Avi Davis is the President of the American Freedom Alliance  and the editor of  The Intermediate Zone


The Other Side of the Chanukah Story

December 20, 2014

By Avi Davis

Almost anyone who celebrates Chanukah today knows at least the rudimentary outline of its story.   A righteous Judaean clan in the 2nd Century BCE led a vigorous uprising against Greek- influenced Seleucid rulers who had desecrated the Temple and outlawed the traditional practices of Judaism.   The revolt led to the recapture of Jerusalem, the purification of the Temple and the establishment of an independent Jewish state.  A  small vial of oil found in the Temple, when no other could be located, burned for eight days, becoming an eternal symbol of the miraculous regeneration of the Jewish people.  The Maccabees, the name of the guerrilla  army, led by the five Hasmonean brothers who were its successive commanders, have gone down in history as symbols of Jewish endurance and revival.


But a few things have been forgotten.  The first is that the war that Chanukah commemorates was in fact a civil war, fought between Hellenizing Jewish reformers and Jewish traditionalists whose Temple-centric life had been severely compromised by Greek influence and rule.  Simon, the lone surviving brother became ethnarch after 34 years of civil strife.

After Simon and his two oldest sons were murdered by a son-in-law in 134 BCE,  Simon’s third son, John Hyrcanus (134 BCE -104 BCE) took power.  Although his 30 year reign has been looked upon kindly by Jewish history, the fact that Hyrcanus took a Greek name as a monarchical title, was a portent of things to come.



It was during the reign of his son and successor Alexander Janneus (104 BCE – 76 BCE)  that the Hasmonean legend began to disintegrate. Alexander had no interest in the religious fervor of his ancestors and exhibited a particular hatred for religious rigorist sects such as the Pharisees and Essenes.   He carefully aligned himself with  the upper class Sadducees and in one incident massacred 6,000 Pharisee worshipers in the Temple courtyard after receiving a personal insult from them during the Feast of Tabernacles  The incident spurred the renewal of a civil war which resulted in 50,000 Jewish deaths. In one further event, after returning to Jerusalem following a victorious campaign in the north, Alexander had 800 of his Jewish male prisoners crucified, but not before murdering their wives and children before their very eyes.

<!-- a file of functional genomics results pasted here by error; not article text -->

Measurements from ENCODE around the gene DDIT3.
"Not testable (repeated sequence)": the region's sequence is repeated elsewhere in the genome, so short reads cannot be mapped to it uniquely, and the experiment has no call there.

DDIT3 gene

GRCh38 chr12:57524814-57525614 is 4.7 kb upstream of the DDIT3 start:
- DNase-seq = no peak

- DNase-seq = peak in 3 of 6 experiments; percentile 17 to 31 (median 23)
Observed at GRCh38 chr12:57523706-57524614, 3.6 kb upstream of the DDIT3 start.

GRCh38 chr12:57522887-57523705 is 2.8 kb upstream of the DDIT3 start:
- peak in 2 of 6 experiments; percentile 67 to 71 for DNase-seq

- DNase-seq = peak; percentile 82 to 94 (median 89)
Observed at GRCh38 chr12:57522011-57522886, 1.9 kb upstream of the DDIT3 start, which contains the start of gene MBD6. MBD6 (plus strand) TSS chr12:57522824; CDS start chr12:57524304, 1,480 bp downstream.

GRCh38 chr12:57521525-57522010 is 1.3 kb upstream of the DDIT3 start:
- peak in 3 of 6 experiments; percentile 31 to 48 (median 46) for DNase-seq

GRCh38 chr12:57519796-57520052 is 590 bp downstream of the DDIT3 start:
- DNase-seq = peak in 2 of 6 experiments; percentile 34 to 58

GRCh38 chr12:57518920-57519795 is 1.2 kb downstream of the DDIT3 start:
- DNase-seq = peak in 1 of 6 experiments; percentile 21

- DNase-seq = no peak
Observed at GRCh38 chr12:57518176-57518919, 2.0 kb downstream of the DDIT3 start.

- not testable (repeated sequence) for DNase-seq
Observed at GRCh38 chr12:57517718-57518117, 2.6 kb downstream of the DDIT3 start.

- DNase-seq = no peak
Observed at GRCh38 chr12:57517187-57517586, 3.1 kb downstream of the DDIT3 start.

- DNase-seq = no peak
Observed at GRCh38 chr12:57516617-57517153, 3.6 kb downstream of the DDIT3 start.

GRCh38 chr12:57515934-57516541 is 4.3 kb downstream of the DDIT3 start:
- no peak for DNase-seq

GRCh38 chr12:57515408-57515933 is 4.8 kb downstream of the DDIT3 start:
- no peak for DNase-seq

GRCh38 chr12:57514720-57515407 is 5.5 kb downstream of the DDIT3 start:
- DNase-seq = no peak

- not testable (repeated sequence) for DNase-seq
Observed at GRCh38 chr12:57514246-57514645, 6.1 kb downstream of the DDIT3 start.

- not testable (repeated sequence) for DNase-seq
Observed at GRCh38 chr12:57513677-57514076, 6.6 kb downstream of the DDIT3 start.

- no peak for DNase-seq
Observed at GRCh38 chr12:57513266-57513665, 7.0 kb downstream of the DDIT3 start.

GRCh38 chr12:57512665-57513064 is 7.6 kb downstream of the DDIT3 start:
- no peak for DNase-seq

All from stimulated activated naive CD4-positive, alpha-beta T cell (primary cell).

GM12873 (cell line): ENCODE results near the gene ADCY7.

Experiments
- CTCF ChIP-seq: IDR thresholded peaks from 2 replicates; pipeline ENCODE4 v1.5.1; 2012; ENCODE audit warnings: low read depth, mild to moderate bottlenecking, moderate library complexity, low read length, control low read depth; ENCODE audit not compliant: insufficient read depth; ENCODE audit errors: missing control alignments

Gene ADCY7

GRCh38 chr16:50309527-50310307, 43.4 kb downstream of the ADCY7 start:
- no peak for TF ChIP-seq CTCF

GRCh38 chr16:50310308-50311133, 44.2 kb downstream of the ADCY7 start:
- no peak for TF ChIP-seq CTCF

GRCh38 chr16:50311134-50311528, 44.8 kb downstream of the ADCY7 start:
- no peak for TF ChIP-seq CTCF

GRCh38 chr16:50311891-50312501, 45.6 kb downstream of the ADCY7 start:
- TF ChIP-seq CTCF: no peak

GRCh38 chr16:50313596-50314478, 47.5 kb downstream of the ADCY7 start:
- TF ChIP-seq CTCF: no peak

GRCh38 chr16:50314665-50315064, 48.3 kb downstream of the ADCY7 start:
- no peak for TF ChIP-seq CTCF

The point of recalling this gruesome tale is to illustrate a historical truism. History often comes full circle, rendering meaningless the achievements of previous generations because memory has lapsed and the commitment to former ideals has evaporated.  The Hasmoneans began as liberators and ended as oppressors.  They started as fervent adherents to Judaism and concluded as its deniers. In the end, they far more resembled the Greek inspired Hellenizers they had fought to eliminate than the vaunted redeemers portrayed in legend.

Ancient Judaea’s contemporary political incarnation, the State of Israel, has much to glean from the historical trajectory of the Hasmoneans.   As a country which formed 66 years ago with high ideals and the promise of Jewish renewal, it may have lost its bearings.  Indeed, for the past few decades, Israel progressively lost its grip on its identity as a Jewish state, buffeted as it has been by post-Zionist academics, a universalist Supreme Court chief justice and a relentless campaign by Palestinians who claim that a Jewish state has no right to exist. The government response to this campaign of delegitimization-   the Israel National Identity Bill, which seeks to reaffirm the Jewish identity of the state  – has led to the collapse of the Netanyahu government and will become a major issue in the forthcoming Israeli elections.  Prime Minister Benjamin Netanyahu may be no Judah the Maccabee but his instincts are very much in keeping with his ancestor’s desire to revivify the Jewish spirit of the land, even though he may realize that in doing so he might run afoul of abstract democratic ideals.  But not to do so runs the risk of fragmentation of the state over time into a multicultural polyglot, portending a future in which Jews may one day be discriminated against and even persecuted in the very country designed as their refuge.

It is important to remember that leaders cannot predict how their descendants will act or how their legacy of achievement will be treated.    But the burning question the full Hasmonean story presents to us is:  how can nations protect the memory of past struggles and make them meaningful and relevant for the current generation?  Ironically, the institution of the Festival of Chanukah was such an attempt.  And in large part it succeeded.   But the nagging question remains – why did  things go so terribly wrong in ancient Judaea within such a relatively short period of time?  This Chanukah, that question, given many of our current global challenges, should be firmly on our minds, as much as it is on the great Hasmonean triumphs of 2000 years ago.